First Cemetery of Athens
Πρώτο Νεκροταφείο Αθηνών

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The First Cemetery of Athens was created in the early nineteenth century and contains the graves and tombs of some of the most notable citizens of modern Greece, including many leading politicians and intellectuals.

First Cemetery of Athens
First Cemetery of Athens
First Cemetery of Athens

The First Cemetery, situated south-west of the Panathenaic Stadium, is completely walled-in. The main entrance is situated to the northwest of the cemetery, facing a small square at the end of Anapafseos street.

The Cemetery

The cemetery – not to be confused with Kerameikos, the ancient cemetery – is the oldest cemetery of modern-day Athens, first used in 1837. In 1861 the cemetery was laid out in a rather informal way with a maze of pathways and pine trees, cypresses and olive trees planted throughout, giving it a park-like feel. As a result, there is plenty of shade, which makes the cemetery a pleasure to walk through.

Tomb of Georgios Averoff, First Cemetery of Athens
Tomb of Georgios Averoff


Right behind the cemetery’s modern entrance stands the church of St. Theodore, a small orthodox church. Nearby are some of the oldest and most monumental tombs.

One of the most impressive is the Tomb of Georgios Averoff, a Greek businessman. It shows Averoff seated on top of a pedestal, with four lions flanking the corners of the tomb. Another impressive sepulchral monument is the tomb of the German archaeologist Heinrich Schliemann, which resembles an ancient Greek temple. It was created by Ernst Ziller, the German architect who renovated the Panathenaic Stadium and built the National Archaeological Museum. Ancient Greece is a recurring theme in the cemetery, and many tombs are decorated with small neoclassical temples, stelae with relief sculptures and even choragic monuments.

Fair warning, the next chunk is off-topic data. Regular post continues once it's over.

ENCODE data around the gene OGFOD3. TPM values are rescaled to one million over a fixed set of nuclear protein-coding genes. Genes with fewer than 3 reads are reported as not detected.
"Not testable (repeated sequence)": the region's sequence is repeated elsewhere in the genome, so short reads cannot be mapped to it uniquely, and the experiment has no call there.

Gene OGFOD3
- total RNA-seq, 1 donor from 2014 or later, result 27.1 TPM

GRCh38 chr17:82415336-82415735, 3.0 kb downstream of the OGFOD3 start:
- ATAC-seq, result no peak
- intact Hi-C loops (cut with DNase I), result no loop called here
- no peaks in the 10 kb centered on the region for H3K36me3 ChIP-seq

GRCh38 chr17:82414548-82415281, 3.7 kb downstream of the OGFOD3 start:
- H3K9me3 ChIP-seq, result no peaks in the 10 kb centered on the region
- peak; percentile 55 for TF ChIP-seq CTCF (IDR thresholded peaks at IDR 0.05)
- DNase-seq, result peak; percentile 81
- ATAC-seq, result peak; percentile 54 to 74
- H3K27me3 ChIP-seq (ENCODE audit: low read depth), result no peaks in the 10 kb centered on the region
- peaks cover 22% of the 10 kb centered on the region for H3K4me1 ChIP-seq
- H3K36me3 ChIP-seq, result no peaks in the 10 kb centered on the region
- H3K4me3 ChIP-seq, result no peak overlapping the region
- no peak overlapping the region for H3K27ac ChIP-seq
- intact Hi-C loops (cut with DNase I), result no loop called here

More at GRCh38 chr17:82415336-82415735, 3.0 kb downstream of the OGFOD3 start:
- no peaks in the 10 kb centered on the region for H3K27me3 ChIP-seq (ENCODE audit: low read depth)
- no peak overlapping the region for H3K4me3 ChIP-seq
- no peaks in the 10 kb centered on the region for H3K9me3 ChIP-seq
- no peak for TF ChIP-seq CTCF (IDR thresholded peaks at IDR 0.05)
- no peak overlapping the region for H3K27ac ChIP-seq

The Sleeping Girl, First Cemetery of Athens
The Sleeping Girl

But probably the most famous of all the funerary monuments is the grave with the Sleeping Girl (Kimomeni). It was created in 1877 by Giannoulis Chalepas, a Greek sculptor, and depicts Sofia Afentaki, a girl who died at the age of eighteen from tuberculosis.

There are also twentieth-century personalities buried at the cemetery, including Nobel-prize winning poet Giorgios Seferis, former prime minister Andreas Papandreou and actress / politician Melina Merkouri.

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